• If you are taking medications, please ask your doctor or research drug interactions with the essential oil/s you have chosen to use.
  • Test an essential oil (or blend) on a small patch of skin before using.
  • Always dilute an essential oil

If you have never used an essential oil before, be sure to use just one at a time and either journal or make a mental note of your initial response and noticeable affects within one to two hours. As with any homeopathy remedy, several exposures may be necessary to achieve the desired results. Go slow.

Be sure that the essential oils you use are all-natural with no synthetic additions and are 100% certified organic. Never take an essence internally without first checking with a qualified health professional. Never ingest an essential oil that has been diluted with an oil or another diluting agent.

Storage

Always store your essential oils in a cool dark place with the lid tightly closed. Remember essential oils are volatile. An open lid will cause the essence to evaporate and quickly! You can refrigerate or freeze them. If you freeze an essence, let it come to room temperature naturally before using. Stored in this fashion an essence can last up to 2 years or more. Check with your supplier for more information on specific essential oils.

Why Buy New Life Essential Oils?

The genus and species of a plant dictate the essence’s characteristics and benefits. For example, there are some 30 different varieties of Lavender.1 They may have the same genus name and even look similar, but they are different in composition and therefore offer different benefits. The most common are found in Central and Southwest Europe. They are Angustifolia (True Lavender), Latifolia (Spike Lavender), and Lanata (Wooly Lavender).2

How and when a plant is sown, grown, harvested is vital to the consistent nature of the essence. Things such as altitude, temperature, rain (or lack thereof), and surroundings can alter the color, smell, and benefits of an essence.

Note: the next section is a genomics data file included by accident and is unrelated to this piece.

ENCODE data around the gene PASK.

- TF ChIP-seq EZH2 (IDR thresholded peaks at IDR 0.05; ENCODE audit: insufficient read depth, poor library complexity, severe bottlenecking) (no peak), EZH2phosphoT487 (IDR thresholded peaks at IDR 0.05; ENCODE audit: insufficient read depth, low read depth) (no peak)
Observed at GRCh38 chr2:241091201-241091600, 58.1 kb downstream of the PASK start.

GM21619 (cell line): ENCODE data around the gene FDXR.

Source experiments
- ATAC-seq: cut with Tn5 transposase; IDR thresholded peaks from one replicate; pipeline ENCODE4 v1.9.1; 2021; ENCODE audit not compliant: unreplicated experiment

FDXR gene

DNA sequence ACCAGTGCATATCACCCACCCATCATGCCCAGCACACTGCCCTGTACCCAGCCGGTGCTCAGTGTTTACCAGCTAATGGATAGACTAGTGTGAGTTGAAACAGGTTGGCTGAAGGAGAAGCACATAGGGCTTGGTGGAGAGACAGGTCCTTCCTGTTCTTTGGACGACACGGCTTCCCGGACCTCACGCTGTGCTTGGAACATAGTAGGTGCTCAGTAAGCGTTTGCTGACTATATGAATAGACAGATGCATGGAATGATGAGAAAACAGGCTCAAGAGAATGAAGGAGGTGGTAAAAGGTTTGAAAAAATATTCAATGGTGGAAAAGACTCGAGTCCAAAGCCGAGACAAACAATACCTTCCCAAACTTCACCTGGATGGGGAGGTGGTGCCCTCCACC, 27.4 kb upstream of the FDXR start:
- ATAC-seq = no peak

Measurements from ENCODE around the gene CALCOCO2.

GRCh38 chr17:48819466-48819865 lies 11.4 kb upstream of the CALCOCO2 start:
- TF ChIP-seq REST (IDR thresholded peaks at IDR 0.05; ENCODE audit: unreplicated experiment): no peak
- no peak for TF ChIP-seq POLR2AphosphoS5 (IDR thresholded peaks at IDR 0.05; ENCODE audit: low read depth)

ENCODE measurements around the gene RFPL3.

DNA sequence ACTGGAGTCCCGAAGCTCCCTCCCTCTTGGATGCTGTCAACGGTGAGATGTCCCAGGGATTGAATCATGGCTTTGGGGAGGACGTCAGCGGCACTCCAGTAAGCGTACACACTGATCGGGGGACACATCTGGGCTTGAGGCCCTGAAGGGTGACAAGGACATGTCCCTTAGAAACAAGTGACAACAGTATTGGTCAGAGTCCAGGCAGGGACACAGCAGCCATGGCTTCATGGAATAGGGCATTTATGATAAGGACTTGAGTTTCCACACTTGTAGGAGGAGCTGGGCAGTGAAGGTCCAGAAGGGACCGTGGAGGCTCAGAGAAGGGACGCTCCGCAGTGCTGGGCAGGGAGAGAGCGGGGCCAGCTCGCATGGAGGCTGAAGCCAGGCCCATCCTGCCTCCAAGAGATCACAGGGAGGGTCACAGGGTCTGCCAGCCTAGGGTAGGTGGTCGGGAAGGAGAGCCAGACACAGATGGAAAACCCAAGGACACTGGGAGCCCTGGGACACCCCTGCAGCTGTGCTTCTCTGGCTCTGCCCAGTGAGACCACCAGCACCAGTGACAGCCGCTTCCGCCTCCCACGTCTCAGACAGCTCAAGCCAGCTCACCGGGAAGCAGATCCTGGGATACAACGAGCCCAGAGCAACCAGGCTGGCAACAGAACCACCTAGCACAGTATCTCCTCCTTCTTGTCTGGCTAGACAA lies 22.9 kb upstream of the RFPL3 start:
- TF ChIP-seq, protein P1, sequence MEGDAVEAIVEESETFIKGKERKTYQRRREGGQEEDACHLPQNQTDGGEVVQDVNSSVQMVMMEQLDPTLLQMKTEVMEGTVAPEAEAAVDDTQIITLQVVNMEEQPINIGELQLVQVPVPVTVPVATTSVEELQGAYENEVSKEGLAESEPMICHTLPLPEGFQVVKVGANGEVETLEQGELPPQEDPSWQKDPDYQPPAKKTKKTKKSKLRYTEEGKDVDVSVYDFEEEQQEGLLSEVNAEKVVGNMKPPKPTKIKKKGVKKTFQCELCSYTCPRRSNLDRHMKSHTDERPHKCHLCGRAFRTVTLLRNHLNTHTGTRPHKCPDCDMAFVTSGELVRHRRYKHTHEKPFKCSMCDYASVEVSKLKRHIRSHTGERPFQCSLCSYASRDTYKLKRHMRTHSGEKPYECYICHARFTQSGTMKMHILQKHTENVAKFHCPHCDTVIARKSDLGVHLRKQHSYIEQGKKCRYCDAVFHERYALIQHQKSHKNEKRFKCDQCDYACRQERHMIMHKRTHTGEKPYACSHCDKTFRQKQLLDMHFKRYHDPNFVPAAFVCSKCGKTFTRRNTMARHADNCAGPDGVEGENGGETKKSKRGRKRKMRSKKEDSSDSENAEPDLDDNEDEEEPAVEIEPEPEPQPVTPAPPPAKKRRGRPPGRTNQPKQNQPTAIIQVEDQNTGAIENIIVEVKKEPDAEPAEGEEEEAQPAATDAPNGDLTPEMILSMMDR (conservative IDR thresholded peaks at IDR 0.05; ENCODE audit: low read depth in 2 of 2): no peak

Experienced and ethical growers understand these parameters and account for such details in their yearly crops to ensure a year-to-year consistency and quality of the essence produced. Ethical growers also understand how important it is to extract an essence in such a way as to preserve the integrity of the essence.

Extraction at high a temperatures and pressure will change the structure of these delicate molecules. Thus, it often smells different and may even have a different color. It goes without saying then, that the true benefits of the essence are altered as well.

New Life is one of only a few essential oil distributors whose source requires an actual third-party organic certification. All our essential oils, as well as plant oils, are part of this certification program called Ecocert. Ecocert is comprised of field auditors, in-house analysts, and a review board. Certification is granted when a grower has successfully met the conformity requirements set out by the standard of organic specifications.3 These specifications spell out details of

  • The species of plant seed is used for crops
  • How, when and where crops are grown
  • When they are harvested
  • How they the essence is extracted
  • Bottling and storage practices.

References:

  1. https://downderry-nursery.co.uk/lavender-classification-and-naming/
  2. https://en.wikipedia.org/wiki/Lavandula_angustifolia

https://en.wikipedia.org/wiki/Lavandula_latifolia

https://en.wikipedia.org/wiki/Lavandula_lanata

  1. https://www.ecocert.com/en/certification
  2. http://essentialoilsacademy.com/history/
  3. Leiann King, Brenda Wright, Amanda Reynolds, Foundational Aromatherapy
  4. Dr, Joel Wallach, BZ,DVM,ND; Dr, Ma Lan, MD, MS, LAC; Passport to Aromatherapy, Wellness Publications, 2015